Greg Egan
Schild's Ladder (2001)
Reviewed: 2003-11-18

Let's be clear upfront: If Egan's previous books have simply weirded you out, if you found them incomprehensible, if you think posthuman protagonists are too strange for comfort, if you consider the notion of transforming the universe too grandiose, well, then Schild's Ladder is not a book for you. Having a background of college level math won't hurt either. Yes, Greg Egan is back in true form.

20,000 years in the future. The descendants of Homo sapiens have taken on various shapes. Most individuals' minds are running on quantum singleton processors. Some prefer to stay acorporeal, living in simulated scapes, others choose to stay in close touch with physical reality by inhabiting biological bodies like meat puppets. Some prefer to stay put, enjoying their unaging lives in the familiarity of a single planet, others choose to journey between the many inhabited worlds. Nearly all travel is by signal, sending a representation of one's mind to a civilized destination where a processor and, if desired, a suitable body will be provided.

Physics has its Theory of Everything: Quantum Graph Theory and the Sarumpaet rules, which have held true unsuperseded for some twenty millennia. When the scientist Cass undertakes an experiment that tests the Sarumpaet rules more rigorously than anything that has been tried before, she unexpectedly falsifies the theory in a most spectacular way by seeding the catastrophic expansion of the novo-vacuum. Spreading at half the speed of light it gobbles up the ordinary vacuum of our universe, creating an expanding sphere where the laws of nature are radically different from our own.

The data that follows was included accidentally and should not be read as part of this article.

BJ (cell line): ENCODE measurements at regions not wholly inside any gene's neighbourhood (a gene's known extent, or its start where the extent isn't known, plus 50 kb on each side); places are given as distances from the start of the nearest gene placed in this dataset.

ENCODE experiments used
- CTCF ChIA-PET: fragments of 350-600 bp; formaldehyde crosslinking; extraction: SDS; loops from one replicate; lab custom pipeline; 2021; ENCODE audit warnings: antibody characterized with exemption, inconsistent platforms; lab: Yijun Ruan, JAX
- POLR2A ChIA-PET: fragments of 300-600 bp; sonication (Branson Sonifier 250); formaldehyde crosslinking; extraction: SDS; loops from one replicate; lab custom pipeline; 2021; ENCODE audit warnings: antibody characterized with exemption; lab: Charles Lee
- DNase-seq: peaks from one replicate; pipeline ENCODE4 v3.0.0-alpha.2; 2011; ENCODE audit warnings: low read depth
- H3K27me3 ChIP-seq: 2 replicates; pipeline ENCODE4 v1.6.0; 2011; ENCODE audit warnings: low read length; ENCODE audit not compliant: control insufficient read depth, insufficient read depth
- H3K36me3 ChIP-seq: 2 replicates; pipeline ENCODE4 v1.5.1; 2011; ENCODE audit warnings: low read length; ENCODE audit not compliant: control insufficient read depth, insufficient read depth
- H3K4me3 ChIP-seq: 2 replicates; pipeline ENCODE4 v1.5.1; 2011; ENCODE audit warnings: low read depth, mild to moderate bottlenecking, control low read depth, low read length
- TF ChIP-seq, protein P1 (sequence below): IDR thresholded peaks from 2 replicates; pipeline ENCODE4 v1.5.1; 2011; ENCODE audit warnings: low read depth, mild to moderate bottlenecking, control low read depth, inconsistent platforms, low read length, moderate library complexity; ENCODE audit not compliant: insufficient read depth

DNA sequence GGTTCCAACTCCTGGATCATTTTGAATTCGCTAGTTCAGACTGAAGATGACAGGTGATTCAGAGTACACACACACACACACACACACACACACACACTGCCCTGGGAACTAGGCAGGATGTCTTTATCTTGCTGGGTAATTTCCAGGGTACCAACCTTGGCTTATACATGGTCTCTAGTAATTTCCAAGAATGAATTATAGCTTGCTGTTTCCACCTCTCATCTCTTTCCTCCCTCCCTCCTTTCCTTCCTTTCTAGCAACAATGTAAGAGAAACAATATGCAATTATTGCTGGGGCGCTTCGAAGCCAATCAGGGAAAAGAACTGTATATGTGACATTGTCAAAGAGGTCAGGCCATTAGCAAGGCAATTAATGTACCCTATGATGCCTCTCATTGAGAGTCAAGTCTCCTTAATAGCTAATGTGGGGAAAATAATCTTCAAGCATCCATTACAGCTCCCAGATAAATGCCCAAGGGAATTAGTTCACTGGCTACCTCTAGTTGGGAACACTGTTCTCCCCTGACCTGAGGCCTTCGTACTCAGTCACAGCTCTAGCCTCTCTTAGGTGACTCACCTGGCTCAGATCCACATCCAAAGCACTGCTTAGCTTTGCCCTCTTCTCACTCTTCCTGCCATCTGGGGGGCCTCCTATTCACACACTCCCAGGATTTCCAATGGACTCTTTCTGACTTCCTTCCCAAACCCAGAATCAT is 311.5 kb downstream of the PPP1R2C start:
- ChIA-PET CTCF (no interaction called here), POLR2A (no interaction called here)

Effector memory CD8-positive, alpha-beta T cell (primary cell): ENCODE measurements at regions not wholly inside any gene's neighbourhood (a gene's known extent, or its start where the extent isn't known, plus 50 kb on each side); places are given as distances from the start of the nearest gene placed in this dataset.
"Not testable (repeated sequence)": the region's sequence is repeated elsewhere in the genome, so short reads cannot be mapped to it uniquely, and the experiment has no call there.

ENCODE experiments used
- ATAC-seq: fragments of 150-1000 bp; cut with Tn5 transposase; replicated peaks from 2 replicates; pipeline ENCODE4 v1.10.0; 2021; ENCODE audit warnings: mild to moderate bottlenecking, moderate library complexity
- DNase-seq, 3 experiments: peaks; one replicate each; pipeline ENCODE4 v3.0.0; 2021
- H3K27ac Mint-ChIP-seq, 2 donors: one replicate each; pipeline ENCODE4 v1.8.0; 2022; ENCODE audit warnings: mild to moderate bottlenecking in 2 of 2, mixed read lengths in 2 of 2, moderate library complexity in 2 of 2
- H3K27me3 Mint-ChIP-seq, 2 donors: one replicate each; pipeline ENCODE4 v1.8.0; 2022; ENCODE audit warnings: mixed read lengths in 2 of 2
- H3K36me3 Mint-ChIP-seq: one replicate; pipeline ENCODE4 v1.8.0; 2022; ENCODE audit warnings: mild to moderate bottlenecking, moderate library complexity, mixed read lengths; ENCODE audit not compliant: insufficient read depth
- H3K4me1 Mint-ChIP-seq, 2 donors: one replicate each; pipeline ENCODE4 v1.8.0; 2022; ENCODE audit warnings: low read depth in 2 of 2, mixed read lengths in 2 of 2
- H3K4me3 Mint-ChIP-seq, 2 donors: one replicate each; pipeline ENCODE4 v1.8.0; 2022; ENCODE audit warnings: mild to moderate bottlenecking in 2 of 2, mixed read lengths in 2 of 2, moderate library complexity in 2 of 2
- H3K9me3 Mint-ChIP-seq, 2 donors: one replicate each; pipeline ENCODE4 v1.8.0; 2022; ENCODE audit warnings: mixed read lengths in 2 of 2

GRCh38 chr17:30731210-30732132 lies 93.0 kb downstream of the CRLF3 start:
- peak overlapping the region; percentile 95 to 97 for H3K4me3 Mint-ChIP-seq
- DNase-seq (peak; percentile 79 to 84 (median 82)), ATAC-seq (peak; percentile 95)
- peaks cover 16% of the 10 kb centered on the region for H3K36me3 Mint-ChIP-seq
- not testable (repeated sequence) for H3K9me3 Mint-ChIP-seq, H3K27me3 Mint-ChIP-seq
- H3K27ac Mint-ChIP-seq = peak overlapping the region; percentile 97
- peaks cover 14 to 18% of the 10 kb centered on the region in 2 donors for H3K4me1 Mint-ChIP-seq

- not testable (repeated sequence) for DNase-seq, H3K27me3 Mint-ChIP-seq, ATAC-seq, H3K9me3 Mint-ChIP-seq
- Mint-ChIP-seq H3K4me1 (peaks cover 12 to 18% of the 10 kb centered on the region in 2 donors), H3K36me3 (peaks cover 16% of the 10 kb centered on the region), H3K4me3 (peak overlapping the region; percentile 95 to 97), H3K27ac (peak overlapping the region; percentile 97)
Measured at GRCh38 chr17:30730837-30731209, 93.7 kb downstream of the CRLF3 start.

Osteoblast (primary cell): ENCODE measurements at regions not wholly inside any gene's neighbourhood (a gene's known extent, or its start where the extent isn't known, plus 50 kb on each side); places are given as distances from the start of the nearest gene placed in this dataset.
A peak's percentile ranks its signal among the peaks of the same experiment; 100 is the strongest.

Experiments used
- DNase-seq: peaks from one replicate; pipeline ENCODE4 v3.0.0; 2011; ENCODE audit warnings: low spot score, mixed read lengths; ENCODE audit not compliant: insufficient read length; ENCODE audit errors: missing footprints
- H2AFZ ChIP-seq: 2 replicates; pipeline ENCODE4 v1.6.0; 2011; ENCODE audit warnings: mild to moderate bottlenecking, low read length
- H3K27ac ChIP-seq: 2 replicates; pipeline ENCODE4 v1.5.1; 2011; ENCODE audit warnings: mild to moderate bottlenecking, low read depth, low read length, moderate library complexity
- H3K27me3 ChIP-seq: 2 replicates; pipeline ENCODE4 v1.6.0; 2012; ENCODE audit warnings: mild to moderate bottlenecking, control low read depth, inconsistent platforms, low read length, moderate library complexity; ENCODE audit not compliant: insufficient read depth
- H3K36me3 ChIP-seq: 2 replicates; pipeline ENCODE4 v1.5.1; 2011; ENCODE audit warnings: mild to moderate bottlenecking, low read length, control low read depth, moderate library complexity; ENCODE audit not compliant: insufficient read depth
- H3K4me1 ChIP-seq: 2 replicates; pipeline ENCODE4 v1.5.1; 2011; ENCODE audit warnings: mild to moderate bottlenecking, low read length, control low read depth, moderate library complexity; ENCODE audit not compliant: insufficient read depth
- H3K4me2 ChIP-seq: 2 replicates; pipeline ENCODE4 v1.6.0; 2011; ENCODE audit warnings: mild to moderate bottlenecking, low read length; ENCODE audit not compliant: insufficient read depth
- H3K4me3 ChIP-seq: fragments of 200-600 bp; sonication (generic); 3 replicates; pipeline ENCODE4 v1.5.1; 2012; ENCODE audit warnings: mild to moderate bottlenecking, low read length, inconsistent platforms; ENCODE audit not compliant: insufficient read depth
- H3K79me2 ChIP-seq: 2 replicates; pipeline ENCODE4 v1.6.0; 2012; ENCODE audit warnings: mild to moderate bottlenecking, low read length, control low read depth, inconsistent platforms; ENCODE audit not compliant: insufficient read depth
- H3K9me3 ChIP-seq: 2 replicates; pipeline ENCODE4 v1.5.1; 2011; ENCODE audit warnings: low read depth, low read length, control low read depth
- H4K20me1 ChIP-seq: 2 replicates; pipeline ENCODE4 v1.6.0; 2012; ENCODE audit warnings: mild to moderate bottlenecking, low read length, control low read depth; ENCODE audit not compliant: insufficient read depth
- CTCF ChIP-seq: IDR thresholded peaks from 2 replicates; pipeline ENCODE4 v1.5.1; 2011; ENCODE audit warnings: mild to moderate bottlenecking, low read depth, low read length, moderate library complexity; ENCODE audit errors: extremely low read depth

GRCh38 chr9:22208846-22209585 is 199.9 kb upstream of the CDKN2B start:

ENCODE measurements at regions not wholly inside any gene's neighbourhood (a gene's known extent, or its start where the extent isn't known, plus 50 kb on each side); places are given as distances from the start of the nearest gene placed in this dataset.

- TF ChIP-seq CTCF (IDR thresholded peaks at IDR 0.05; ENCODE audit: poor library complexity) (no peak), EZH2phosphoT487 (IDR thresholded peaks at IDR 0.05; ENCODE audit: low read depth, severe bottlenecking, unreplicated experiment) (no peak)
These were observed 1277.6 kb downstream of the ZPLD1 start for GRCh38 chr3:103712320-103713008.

Some six hundred years later, the novo-vacuum has engulfed numerous inhabited planets, causing a stream of refugees and turmoil in the settled part of the galaxy. Tchicaya, an embodied traveler, joins a growing number of scientists on the spaceship Rindler, coasting in immediate vicinity of the border to the novo-vacuum. Two factions have formed: the Preservationists, who want to find a way to push back and extinguish the novo-vacuum, and the Yielders, who want to adapt to it. Tensions between the two camps keep mounting, but when the final breakthrough in their understanding of the border arrives, the implications dwarf all previous considerations and conflicts.

Schild's Ladder is another wild ride, although there is a certain predictability to it that was absent from previous books. The future is truly futuristic rather than the rehash of the present so common in SF. The extrapolation from the fictional physics is audacious. Egan builds one of the most alien worlds ever conceived. Tchicaya's personal hangups, his childhood relation to a fellow scientist with whom he shares a distressing secret, the way these events have shaped all his life, all this adds a welcome human (if you want to call it that) element to the story.


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